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Collas Crill explains… Compulsory winding-up of an insolvent Guernsey company

23 September 2020

This is part of a series of guides in which we examine areas of Guernsey law that frequently arise in practice. Further guides will be released weekly; click here to subscribe to receive these by email.

This guide looks at the key things you need to know about the winding up of an insolvent company

Who can make an application for compulsory winding-up?

An application to the Court for compulsory winding-up may be made by the company itself, any of its directors, members or creditors or by any other interested party.

Irrespective of who makes the application, the order made by the Court will operate for the benefit of the company's creditors in the same way.

Mechanics of an insolvent winding-up

An application may be made by any of the above parties to the Court, and in circumstances where the company is supervised by the Commission or engaged in a financial services business, the application must be served on the Commission not less than seven days before the day of the application hearing.

The Court may make an order if the company:

  1. has by special resolution resolved that the company be wound up;
  2. does not commence business within one year of its incorporation;
  3. suspends business for a whole year;
  4. has no members (other than the company itself holding treasury shares);
  5. is unable to pay its debts within the meaning of section 407 of the Law;
  6. has failed to comply with a direction of the Registrar to change its name;
  7. has failed to hold a general meeting of its members (unless it is an incorporated cell or has waived the requirement);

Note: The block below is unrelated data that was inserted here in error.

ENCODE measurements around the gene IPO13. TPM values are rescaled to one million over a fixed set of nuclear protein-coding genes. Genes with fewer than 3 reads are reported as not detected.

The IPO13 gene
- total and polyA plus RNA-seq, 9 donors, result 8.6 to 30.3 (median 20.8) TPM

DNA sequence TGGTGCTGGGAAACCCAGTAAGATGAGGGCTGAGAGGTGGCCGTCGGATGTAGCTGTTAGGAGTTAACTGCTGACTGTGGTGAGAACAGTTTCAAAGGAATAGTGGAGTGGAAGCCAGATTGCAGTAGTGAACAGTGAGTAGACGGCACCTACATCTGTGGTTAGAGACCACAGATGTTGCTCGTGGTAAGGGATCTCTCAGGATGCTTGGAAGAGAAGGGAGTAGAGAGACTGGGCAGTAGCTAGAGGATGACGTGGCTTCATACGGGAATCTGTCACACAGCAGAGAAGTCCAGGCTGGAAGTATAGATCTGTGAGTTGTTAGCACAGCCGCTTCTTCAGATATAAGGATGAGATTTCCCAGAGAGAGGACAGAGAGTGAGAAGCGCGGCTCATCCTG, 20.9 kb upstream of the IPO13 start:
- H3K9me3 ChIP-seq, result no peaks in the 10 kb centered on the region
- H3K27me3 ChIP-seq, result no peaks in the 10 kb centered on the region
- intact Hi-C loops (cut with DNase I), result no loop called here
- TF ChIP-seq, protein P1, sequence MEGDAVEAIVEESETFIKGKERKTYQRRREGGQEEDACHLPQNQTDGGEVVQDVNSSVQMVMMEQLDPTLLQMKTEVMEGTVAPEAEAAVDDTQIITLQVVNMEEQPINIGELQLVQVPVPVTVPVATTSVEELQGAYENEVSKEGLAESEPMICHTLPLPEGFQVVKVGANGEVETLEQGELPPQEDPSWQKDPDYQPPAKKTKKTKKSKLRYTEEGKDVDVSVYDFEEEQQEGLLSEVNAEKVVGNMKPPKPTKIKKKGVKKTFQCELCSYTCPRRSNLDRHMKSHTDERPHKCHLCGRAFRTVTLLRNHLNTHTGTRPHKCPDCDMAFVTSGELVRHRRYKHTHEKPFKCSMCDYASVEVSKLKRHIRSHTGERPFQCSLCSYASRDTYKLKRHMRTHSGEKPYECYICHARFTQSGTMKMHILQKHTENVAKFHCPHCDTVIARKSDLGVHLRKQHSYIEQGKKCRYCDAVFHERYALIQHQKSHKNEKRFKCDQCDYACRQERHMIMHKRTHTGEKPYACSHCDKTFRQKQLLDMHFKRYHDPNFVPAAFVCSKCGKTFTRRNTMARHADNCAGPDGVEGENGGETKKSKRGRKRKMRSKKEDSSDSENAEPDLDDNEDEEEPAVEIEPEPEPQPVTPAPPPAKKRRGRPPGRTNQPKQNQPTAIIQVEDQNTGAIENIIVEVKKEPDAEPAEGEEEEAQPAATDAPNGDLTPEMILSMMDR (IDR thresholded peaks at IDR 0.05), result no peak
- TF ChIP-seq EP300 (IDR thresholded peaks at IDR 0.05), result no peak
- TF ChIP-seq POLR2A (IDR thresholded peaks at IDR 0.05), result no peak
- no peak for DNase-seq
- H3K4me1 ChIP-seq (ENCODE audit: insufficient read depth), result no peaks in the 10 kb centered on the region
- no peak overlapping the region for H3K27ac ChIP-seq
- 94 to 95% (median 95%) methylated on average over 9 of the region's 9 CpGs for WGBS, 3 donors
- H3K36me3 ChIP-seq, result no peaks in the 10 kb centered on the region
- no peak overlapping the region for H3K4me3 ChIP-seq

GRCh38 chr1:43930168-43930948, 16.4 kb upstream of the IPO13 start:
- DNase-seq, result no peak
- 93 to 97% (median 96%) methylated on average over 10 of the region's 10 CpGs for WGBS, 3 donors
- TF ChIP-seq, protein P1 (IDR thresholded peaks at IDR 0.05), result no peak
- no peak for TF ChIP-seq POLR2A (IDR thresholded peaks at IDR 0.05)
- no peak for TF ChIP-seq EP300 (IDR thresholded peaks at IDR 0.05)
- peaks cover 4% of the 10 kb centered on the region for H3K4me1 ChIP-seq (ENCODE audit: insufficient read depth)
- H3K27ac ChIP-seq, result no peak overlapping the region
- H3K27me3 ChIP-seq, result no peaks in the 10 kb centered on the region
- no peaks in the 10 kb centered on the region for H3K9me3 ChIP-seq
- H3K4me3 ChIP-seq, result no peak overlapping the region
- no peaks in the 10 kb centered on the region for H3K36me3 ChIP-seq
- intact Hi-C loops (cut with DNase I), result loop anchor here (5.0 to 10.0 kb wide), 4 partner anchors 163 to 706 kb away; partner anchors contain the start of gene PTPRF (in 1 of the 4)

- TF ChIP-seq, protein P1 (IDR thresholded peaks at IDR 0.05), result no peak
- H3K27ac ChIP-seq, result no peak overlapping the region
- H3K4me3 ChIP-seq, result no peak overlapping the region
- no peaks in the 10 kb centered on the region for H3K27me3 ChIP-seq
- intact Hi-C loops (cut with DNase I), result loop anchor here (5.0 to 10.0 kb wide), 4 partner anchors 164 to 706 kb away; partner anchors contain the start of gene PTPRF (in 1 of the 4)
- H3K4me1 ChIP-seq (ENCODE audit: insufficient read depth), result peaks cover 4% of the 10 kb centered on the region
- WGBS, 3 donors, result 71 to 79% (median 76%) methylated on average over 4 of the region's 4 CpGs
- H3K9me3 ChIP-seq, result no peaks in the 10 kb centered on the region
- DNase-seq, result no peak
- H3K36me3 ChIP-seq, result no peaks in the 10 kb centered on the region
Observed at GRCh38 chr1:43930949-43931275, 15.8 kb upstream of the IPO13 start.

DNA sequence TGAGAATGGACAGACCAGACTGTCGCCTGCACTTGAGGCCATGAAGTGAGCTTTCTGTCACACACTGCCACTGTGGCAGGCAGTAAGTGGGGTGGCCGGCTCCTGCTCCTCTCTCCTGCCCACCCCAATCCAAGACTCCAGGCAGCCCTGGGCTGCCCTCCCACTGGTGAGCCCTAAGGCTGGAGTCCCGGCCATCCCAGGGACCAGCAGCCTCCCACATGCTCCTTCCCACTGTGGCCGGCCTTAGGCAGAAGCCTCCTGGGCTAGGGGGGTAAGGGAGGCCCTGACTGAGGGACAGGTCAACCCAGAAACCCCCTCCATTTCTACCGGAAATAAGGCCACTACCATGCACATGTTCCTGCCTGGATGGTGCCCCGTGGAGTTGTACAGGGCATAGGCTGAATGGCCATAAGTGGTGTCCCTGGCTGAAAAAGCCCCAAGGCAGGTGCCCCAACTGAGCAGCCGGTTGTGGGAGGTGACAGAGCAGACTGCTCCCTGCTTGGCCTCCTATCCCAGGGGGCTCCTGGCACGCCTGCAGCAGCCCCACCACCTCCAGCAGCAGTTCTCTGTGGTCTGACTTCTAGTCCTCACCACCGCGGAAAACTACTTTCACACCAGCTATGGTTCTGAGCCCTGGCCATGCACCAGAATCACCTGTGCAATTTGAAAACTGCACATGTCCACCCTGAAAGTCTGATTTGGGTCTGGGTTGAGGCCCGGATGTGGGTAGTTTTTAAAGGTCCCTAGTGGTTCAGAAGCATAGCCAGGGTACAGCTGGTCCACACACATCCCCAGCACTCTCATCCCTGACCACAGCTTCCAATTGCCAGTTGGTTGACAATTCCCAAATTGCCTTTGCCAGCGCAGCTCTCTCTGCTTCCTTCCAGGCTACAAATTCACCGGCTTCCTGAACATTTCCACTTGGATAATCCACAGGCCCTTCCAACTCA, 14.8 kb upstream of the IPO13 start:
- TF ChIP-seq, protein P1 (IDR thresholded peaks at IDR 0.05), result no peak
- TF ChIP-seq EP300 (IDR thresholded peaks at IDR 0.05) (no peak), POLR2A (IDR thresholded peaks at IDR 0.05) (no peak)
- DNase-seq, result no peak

8. has failed to send its members a copy of its accounts or reports; or
  9. is of the opinion that it is just and equitable that the company shall be wound up.

On hearing the application, the Court has powers to grant the application on such terms and conditions as it sees fit, dismiss the application or make any other order as it thinks fit. 

Solvency test and 'unable to pay debts'

A company shall be deemed to be unable to pay its debts if:

  1. it does not pay a sum exceeding £750 for 21 days following the date of service of a written demand by HM Sergeant; or
  2. it fails to satisfy the solvency test.

For the purposes of the Law, a company satisfies the solvency test if:

  1. the company is able to pay its debts as they become due; 
  2. the value of the company's assets is greater than the value of its liabilities; and
  3. in the case of a supervised company, the company satisfies any solvency requirement imposed by applicable regulation.

Appointing a liquidator

On the making of a compulsory winding-up order, the Court will appoint the liquidator nominated by the applicant for the winding-up.

Within seven days of appointment, the liquidator shall send a copy of the compulsory winding-up order to the Registrar. The Registrar will then publish a notice of the winding-up on its website.

Powers of the liquidator and directors

On appointment, a liquidator has the following express powers:

  1. to bring or defend civil actions in the name of and on behalf of the company;
  2. to carry on the business of the company, only to the extent expedient for the beneficial winding-up of the company;
  3. to make calls of capital;
  4. to sign all receipts and other documents in the name of and on behalf of the company, and do any other act relating to the winding-up; and